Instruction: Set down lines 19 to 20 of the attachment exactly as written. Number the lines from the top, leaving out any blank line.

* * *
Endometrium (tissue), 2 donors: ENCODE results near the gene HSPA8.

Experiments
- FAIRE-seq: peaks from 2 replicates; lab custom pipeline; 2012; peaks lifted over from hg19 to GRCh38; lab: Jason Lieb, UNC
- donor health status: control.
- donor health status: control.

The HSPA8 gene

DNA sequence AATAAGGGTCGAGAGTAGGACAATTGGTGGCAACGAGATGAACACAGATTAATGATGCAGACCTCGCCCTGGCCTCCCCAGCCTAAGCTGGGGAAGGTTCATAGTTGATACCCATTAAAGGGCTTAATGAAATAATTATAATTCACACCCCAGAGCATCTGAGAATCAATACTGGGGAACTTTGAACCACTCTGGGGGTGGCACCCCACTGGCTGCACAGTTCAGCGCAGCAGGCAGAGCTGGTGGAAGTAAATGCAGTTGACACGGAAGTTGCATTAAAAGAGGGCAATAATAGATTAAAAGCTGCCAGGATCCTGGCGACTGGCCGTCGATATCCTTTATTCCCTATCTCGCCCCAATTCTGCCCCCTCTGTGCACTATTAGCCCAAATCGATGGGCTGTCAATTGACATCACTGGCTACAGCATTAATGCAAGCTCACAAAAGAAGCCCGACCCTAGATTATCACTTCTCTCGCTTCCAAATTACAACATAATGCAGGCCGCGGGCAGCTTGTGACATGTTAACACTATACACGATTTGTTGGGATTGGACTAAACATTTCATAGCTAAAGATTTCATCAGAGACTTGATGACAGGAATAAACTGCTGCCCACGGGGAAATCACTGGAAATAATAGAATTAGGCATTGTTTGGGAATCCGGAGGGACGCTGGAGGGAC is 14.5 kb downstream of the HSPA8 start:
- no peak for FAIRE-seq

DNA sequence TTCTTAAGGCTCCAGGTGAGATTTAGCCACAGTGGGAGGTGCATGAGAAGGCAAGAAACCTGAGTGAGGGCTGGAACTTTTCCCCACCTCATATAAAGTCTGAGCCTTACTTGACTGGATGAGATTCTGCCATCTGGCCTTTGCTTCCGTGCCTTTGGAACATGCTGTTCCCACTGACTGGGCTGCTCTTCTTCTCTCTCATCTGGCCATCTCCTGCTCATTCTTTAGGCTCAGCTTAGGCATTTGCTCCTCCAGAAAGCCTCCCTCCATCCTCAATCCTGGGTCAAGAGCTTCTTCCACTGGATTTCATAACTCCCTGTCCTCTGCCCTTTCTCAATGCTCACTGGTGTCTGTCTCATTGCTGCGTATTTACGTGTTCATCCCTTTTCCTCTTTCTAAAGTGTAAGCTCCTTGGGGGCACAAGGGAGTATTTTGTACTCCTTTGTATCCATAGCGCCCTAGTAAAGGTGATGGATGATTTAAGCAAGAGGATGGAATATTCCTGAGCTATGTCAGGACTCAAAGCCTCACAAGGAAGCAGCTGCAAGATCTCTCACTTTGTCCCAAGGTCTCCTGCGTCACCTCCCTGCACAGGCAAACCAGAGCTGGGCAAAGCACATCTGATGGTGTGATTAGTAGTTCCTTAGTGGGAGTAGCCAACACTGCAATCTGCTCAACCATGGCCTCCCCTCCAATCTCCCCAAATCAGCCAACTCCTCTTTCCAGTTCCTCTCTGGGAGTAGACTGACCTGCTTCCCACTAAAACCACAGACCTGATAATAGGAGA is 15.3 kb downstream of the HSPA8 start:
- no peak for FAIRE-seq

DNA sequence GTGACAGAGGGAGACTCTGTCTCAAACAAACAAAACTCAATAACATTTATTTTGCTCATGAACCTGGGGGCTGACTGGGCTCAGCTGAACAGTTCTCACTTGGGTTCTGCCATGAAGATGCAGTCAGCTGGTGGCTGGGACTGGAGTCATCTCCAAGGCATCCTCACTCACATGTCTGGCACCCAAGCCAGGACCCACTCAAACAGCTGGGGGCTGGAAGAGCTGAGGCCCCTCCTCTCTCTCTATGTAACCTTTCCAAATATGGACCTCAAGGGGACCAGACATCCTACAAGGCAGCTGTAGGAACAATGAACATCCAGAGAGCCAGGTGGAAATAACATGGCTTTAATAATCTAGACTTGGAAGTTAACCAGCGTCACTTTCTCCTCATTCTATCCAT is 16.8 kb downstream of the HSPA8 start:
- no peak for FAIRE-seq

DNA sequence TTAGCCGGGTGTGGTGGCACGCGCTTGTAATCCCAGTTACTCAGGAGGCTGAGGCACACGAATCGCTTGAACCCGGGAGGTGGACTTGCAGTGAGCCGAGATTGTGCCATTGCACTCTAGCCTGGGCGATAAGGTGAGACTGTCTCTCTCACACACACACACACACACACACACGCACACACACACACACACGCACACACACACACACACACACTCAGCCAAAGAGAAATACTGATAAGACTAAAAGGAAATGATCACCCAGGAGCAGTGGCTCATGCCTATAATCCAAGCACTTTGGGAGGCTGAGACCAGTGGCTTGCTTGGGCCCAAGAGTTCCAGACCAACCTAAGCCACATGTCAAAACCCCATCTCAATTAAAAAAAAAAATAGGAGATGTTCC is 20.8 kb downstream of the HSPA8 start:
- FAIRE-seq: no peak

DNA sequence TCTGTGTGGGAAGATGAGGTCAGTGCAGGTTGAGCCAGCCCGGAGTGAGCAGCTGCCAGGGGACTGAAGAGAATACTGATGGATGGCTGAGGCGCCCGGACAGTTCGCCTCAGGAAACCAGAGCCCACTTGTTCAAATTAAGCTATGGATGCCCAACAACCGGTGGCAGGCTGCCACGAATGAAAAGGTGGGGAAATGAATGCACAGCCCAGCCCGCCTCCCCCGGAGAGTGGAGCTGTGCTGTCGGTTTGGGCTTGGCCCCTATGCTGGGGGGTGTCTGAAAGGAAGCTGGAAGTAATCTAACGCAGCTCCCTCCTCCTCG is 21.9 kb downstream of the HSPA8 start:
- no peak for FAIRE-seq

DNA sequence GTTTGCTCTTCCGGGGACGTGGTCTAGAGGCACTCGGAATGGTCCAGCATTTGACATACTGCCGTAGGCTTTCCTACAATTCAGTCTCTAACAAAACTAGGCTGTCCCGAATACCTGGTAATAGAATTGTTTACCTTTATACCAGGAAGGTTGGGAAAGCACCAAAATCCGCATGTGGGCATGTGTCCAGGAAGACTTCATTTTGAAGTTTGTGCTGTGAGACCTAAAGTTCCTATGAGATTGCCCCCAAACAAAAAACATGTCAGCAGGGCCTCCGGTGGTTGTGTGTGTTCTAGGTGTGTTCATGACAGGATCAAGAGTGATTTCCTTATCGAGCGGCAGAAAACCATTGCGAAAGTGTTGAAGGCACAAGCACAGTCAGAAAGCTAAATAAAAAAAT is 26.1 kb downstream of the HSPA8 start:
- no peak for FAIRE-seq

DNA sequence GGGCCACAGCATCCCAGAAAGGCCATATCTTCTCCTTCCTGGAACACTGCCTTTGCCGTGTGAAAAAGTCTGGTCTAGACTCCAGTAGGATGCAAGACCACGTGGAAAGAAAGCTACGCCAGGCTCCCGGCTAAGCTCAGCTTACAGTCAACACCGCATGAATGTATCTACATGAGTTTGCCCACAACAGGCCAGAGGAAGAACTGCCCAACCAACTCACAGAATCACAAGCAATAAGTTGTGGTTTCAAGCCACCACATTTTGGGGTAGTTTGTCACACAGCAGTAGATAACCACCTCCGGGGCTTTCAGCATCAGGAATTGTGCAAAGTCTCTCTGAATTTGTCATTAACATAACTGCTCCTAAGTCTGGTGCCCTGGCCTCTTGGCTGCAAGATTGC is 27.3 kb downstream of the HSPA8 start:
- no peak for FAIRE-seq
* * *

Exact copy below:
DNA sequence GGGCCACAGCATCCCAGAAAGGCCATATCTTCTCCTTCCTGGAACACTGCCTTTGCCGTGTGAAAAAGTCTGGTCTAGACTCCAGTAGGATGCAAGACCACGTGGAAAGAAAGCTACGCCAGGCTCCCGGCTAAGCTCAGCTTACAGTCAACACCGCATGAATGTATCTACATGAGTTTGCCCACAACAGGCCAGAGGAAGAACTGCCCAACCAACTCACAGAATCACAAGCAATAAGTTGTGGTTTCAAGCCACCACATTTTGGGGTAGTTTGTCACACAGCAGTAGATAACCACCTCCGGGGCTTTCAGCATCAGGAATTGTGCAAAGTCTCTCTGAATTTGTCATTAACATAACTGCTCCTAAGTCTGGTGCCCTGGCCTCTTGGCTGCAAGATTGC is 27.3 kb downstream of the HSPA8 start:
- no peak for FAIRE-seq